Tue | Sep 25, 2018

Funeral Protocol Needed

Published:Thursday | March 19, 2015 | 12:00 AM

Since 'Dead men tell no tales' it means some statements made at funerals, though they might be inappropriate, insensitive and inaccurate, cannot be challenged by the one who has departed this life. There was a recent high-profile funeral in which it was claimed that certain persons did not help or did not do enough for the deceased. Did the deceased tell those person(s) that? Since a dead man can tell no tales, then inaccurate statements might be made by people pretending to be talking in the name of and on behalf of the deceased.

The statement could be insensitive to the family members who are grieving and are not interested in any controversy. One should avoid offending the hurting family.

In addition, making such statements are inappropriate in the funeral. A funeral is primarily a worship service to give God thanks for the gift of the life of the deceased. It is a time to hear from God through the scriptures and songs words of comfort and challenge about the purpose of life and the goal of life in Jesus the Christ. Additionally, the service is to express solidarity with the family members who are pained by the death. It also provides an opportunity for all to examine their own mortality and what death means to us, and what adjustments we need to make because of our ultimate death.

Unfortunately, some persons who give tributes use it as an opportunity to advance their cause. So if the deceased died violently and the person giving the tribute believes in capital punishment, then he or she sees it as an opportunity to call for hanging even if the deceased was against capital punishment. Funerals are not the occasions nor the time for our activism.


Tributes to themselves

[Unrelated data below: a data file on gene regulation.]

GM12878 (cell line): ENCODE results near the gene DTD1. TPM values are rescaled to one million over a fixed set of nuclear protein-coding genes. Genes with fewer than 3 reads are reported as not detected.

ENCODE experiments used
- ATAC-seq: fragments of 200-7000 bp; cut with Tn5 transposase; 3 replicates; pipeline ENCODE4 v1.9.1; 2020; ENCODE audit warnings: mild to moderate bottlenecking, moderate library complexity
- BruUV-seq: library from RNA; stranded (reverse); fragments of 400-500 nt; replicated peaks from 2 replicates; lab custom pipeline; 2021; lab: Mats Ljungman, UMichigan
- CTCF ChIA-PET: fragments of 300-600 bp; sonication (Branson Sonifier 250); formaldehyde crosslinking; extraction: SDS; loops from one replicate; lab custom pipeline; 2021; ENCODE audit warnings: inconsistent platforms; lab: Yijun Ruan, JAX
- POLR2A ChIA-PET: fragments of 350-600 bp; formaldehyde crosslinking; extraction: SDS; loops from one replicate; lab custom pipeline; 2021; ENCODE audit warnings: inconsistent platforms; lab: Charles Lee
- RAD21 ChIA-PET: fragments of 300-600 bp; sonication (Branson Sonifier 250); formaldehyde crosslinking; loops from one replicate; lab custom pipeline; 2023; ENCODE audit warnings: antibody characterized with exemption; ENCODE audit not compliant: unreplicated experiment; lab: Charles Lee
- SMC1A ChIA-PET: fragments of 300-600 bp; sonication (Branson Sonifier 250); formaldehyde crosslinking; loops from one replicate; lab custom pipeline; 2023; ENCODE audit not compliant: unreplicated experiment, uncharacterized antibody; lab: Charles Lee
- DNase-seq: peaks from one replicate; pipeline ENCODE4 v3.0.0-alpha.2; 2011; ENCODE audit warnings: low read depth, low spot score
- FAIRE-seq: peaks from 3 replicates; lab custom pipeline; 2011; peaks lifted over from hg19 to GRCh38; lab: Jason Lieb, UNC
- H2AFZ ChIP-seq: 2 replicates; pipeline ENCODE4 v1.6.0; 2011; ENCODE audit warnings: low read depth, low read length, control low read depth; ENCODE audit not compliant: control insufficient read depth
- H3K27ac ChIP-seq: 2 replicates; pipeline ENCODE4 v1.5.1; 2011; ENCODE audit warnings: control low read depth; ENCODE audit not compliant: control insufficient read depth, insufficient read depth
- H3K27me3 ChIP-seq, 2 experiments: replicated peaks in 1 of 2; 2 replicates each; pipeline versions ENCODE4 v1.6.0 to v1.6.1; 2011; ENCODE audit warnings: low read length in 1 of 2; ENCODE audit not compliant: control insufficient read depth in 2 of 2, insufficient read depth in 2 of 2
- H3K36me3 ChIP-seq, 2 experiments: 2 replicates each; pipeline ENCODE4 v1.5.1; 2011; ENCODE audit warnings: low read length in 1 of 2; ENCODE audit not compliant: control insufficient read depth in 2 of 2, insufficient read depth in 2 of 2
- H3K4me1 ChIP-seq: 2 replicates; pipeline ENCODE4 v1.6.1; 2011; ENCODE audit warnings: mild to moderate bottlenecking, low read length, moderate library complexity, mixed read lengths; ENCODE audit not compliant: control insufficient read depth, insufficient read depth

Some who give tributes talk more about themselves than the deceased. So they insist on speaking in order to have their 15 minutes of fame. So some of these persons do not wait to be asked by the family to give a tribute but offer and sometimes insist on giving a tribute. And these same persons who are lengthening the service will leave before the end and also do not attend the burial. As a rule, if one cannot, out of respect for the deceased, stay for the whole service then do not take on any leadership role, including paying a tribute.

Furthermore, persons need to know that the eulogy comes from a root Greek word which implies saying a good word. The eulogy is not to remember the wayward ways of the deceased. It is not about giving a balanced view with warts and all. It is to highlight the deceased good points. Therefore, even if a person has a criminal conviction, the one giving the tribute/eulogy might know a good side to the person and that should be said.


Buck stops with pastor


The funeral being a worship service means that the buck stops with the pastor in what is said and done in the service. It cannot be the family because the family might be pressured to add unnecessary elements to the programme and due to grief might not be in the best position to make decisions concerning the liturgy. The pastor can help the family by making the difficult decisions regarding what is to be included.

Even the planning of official funerals need help. When the prime minister gives a tribute it is on behalf of the nation, and we need no more than two others, namely, from the family and a close friend or co-worker. There could be some space for tributes to be printed in the programme and this would avoid having lengthy services that weary the mourners. There is no need to say everything about the person, nor is it necessary to say what was left undone by and for the person, but just highlight the main accomplishments and what the person meant to us.

Let the dead rest in peace!

- Rev Devon Dick is pastor of the Boulevard Baptist Church in St Andrew. He is author of 'The Cross and the Machete', and 'Rebellion to Riot'. Send feedback to columns@ gleanerjm.com.